THE BLOG
08/28/2013 06:44 pm ET Updated Oct 28, 2013

Why the F in Online Business Is So Important for Keeping Visitors Engaged

Science is a wonderful thing: highly qualified individuals research every subject you can possibly imagine. Among those individuals is a man called Jakob Nielsen and among those subjects is how we read online content. Nielsen, who has been researching since 1995, sums things up very simply: "How users read on the web: they don't." So what do his findings have to do with the letter F and how do they help your online business?

Research going as far back as the 1800s (with printed pages, of course) shows that most readers scan your content, skimming across it until their eyes hit something that catches their attention -- a keyword, a picture or a heading, for example. They pause at their stopping point and read for a moment, then continue scanning until they fix on another item or come back to the one they originally saw. They tend to skip small words and stop on longer ones.

Nielsen's research, available at the Nielsen Norman Group's website, goes further than these accepted facts. By watching eye movement, he constructed "heat maps" of where readers look when they land on a website. His findings are incredibly important for your online business.

Virtually every visitor to your site follows a similar reading pattern. They begin in the top left corner and skim quickly across the page to the right. They repeat this process a little further down the page, then they go back to the top left and skim vertically down the left side.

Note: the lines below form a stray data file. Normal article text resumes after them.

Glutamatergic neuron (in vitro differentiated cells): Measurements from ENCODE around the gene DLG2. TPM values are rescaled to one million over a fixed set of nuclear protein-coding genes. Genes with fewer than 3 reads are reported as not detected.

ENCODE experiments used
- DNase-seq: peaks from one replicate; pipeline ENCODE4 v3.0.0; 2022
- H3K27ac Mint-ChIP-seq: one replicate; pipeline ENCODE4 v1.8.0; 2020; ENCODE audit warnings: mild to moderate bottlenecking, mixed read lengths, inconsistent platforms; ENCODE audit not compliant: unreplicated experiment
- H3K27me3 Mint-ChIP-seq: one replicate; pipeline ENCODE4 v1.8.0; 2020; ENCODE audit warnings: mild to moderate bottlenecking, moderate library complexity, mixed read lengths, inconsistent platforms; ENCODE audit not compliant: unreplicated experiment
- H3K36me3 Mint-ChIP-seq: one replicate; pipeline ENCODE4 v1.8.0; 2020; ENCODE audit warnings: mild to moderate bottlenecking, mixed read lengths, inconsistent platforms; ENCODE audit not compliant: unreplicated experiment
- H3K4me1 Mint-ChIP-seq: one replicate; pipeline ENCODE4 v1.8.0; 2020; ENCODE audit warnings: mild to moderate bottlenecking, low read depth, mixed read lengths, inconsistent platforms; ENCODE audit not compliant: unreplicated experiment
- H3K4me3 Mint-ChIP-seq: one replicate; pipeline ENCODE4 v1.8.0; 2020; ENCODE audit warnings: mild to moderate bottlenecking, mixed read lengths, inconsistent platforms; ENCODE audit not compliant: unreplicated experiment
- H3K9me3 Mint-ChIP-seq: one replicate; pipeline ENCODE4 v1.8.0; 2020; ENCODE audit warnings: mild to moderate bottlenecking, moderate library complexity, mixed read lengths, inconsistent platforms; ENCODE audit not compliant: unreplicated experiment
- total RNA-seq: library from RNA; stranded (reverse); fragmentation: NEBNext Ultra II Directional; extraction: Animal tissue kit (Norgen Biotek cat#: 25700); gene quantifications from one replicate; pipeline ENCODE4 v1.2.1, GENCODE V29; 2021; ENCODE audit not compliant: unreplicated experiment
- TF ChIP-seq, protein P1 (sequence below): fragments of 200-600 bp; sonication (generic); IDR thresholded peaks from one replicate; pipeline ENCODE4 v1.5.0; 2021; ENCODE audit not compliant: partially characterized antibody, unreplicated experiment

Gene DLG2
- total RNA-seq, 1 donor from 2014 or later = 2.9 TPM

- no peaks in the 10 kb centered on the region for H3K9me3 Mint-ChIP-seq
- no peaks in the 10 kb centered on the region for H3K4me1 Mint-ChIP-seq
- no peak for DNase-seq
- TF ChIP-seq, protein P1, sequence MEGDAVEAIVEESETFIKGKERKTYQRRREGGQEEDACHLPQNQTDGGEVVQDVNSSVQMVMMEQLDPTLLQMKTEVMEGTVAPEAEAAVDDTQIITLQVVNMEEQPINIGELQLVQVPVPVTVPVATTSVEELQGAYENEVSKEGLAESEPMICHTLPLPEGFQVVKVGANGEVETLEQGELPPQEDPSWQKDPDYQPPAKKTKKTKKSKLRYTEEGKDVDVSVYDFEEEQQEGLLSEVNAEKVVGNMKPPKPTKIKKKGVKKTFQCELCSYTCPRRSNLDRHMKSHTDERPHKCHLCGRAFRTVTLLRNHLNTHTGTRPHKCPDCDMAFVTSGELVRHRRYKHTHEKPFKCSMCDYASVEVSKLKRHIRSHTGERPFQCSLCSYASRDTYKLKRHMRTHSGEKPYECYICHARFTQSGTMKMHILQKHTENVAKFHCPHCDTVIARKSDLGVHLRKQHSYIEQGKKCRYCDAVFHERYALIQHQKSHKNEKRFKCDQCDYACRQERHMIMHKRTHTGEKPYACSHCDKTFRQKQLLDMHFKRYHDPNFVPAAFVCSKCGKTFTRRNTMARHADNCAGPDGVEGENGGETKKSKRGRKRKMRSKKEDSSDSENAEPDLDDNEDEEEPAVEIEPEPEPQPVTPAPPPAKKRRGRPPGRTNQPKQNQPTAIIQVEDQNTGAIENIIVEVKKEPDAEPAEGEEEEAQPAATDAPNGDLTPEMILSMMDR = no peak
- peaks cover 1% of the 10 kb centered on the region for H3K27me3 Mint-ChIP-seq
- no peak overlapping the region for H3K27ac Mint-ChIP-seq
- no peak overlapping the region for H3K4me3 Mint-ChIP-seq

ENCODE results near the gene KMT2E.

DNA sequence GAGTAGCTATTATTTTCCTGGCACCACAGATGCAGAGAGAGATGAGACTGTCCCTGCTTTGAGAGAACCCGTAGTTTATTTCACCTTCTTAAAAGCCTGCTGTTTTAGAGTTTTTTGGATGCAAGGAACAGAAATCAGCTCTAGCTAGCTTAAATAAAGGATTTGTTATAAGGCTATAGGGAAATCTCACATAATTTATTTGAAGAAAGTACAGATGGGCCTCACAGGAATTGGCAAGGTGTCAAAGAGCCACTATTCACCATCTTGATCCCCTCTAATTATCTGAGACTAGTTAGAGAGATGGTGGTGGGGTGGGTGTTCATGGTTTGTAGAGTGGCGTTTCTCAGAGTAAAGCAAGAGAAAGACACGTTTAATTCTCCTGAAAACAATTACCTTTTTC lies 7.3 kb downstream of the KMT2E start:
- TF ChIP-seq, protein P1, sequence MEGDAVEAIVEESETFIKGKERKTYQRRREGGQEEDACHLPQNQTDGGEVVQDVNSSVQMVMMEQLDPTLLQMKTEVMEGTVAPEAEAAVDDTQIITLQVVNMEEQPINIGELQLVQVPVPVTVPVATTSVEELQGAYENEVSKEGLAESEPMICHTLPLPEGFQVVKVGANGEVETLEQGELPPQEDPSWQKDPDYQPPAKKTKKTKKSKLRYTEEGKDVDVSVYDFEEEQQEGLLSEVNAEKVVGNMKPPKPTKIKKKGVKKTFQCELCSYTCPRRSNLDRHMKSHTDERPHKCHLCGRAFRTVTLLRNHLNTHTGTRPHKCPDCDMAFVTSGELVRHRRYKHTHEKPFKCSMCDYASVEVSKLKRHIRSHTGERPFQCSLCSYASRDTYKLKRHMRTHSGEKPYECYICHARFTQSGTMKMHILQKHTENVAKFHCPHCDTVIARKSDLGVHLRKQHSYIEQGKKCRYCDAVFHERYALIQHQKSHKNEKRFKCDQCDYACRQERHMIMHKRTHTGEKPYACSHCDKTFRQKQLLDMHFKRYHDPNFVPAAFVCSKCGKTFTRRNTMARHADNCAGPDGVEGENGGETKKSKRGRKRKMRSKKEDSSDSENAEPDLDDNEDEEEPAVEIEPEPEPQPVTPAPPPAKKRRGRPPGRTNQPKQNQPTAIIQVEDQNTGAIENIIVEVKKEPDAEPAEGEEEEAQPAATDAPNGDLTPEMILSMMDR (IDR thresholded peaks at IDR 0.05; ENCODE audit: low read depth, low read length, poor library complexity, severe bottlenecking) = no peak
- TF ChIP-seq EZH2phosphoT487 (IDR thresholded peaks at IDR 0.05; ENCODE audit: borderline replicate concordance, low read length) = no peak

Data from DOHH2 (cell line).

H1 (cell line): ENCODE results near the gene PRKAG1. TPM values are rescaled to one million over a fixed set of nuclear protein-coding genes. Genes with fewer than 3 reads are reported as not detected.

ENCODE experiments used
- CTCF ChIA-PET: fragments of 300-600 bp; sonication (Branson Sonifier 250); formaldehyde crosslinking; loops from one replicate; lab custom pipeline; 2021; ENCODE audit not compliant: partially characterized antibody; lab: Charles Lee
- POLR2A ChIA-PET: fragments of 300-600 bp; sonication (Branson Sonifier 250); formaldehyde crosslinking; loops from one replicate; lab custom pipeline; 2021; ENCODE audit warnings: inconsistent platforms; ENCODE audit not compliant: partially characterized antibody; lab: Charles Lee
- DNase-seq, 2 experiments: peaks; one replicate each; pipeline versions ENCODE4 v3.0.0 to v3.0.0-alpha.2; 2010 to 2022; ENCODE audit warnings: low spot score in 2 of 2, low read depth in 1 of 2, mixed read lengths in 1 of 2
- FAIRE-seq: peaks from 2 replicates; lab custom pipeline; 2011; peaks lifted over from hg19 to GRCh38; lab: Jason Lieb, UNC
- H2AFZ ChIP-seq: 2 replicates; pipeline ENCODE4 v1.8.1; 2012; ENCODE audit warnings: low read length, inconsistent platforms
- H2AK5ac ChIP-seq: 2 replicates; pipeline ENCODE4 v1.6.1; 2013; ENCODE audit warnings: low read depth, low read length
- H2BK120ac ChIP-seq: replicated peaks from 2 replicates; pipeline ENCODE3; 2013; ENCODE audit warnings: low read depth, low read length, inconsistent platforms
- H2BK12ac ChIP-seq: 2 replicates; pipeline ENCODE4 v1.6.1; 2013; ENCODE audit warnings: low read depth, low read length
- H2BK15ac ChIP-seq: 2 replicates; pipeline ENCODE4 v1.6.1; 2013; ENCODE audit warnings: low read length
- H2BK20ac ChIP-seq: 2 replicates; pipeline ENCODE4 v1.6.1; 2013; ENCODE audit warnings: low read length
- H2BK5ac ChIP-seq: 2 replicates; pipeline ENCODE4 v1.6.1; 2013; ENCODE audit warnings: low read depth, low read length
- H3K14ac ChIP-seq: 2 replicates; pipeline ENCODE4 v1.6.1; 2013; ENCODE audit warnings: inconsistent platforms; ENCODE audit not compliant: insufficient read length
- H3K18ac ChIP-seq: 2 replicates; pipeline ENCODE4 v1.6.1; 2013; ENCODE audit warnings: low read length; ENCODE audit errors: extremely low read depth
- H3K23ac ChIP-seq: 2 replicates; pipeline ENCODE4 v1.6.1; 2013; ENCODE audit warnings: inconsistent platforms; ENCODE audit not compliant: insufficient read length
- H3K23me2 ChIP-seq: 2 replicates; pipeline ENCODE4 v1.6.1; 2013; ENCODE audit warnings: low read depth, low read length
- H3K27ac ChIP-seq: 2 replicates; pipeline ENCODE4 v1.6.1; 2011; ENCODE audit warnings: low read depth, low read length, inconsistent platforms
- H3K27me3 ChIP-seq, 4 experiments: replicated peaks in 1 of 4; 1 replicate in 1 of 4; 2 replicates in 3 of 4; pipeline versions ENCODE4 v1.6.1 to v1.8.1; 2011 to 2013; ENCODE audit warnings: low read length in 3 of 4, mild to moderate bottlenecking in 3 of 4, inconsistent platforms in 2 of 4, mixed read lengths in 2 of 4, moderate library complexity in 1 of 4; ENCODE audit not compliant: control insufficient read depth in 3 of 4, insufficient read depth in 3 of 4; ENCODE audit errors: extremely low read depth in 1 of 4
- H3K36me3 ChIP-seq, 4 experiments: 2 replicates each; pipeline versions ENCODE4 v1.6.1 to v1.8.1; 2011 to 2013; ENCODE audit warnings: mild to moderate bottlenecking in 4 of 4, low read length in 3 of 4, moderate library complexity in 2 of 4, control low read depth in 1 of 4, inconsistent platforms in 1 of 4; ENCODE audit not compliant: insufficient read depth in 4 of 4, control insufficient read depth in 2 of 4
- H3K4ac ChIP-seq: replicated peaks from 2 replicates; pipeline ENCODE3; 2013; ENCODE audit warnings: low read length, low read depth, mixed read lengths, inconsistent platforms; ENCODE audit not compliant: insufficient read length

Two horizontal swipes and a vertical line on the left: that's the letter F.

For people involved in online business, this is critical information because it shows you exactly where your best, most important content should be to grab the reader's attention.

Nielsen also found that around 80 percent of a reader's time is spent on the content "above the fold" -- that is, the content visible on the first screen without any need to scroll -- and around 60 percent of that time is spent on the left half of the screen.

Putting those two findings together produces some vital design information. Firstly, your most important content absolutely must be in the top left of the page and flush against the left margin. This content must grab your reader's attention immediately: opening with vague babble that leads in to the good stuff simply loses your reader's attention as soon as they start reading. Hit them hard with something they can't ignore and, if possible, put it on a shaded or colored background so that it screams for their attention.

Secondly, your sub-headings should be clear and easy to read. Using pretty fonts is very nice but it won't stop your readers' eyes from skipping on down the screen or clicking away from your site. Keep the text clear, bold and surrounded by white space so that it stands out, especially when they're doing their initial F-shaped sweep of your content.

Thirdly, your readers are more likely to scroll down if you grab their attention above the fold. Use short paragraphs that are easy to read and which emphasize the F-shaped layout. Get to the point, write clearly and stay focused on the article's main subject -- digression kills interest unless it's very short (or very funny).

There are, of course, many other ways to make your site more attractive to readers but using the letter F and knowing where people look is the first essential step in keeping visitors on your site for long enough to make an impact.